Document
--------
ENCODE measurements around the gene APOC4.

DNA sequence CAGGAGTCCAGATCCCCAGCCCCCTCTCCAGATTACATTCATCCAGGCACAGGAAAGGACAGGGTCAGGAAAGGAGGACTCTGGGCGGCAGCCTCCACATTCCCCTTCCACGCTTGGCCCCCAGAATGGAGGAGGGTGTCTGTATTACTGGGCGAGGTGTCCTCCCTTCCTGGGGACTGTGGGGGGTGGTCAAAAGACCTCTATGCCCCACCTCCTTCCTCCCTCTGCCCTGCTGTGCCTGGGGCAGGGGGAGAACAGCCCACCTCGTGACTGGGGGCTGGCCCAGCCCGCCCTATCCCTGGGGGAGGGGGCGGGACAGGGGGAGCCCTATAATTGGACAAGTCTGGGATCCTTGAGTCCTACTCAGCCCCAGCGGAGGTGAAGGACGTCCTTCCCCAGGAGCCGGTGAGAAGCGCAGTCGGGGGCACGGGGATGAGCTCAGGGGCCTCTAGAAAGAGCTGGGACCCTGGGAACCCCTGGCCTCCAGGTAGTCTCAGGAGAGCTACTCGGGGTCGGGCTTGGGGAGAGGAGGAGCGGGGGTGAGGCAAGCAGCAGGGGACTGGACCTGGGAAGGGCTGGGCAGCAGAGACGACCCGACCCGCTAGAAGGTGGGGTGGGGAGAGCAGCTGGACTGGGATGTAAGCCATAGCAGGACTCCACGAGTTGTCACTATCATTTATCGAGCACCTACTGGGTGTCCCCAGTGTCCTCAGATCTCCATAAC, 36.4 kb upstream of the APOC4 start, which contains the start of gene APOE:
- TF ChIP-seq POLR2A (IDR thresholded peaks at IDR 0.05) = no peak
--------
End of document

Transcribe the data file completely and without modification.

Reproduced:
ENCODE measurements around the gene APOC4.

DNA sequence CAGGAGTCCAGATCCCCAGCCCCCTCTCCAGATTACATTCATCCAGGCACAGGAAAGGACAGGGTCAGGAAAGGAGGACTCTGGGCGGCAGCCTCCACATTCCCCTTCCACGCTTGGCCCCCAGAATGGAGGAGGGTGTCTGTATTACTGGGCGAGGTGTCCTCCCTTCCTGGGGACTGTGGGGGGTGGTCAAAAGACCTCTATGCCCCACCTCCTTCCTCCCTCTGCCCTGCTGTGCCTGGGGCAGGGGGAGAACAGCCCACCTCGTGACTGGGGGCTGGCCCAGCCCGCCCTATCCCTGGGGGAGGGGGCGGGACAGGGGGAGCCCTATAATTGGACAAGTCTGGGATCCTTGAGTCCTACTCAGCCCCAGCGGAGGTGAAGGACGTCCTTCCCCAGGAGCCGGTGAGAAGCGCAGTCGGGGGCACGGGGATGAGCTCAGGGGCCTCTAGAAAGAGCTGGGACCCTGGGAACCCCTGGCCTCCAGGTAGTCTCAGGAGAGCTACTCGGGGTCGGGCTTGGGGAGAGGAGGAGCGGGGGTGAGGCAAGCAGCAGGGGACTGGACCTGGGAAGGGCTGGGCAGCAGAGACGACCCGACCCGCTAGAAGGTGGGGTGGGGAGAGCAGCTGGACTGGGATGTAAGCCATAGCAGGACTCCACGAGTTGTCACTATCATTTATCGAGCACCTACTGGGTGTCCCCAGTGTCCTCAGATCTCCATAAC, 36.4 kb upstream of the APOC4 start, which contains the start of gene APOE:
- TF ChIP-seq POLR2A (IDR thresholded peaks at IDR 0.05) = no peak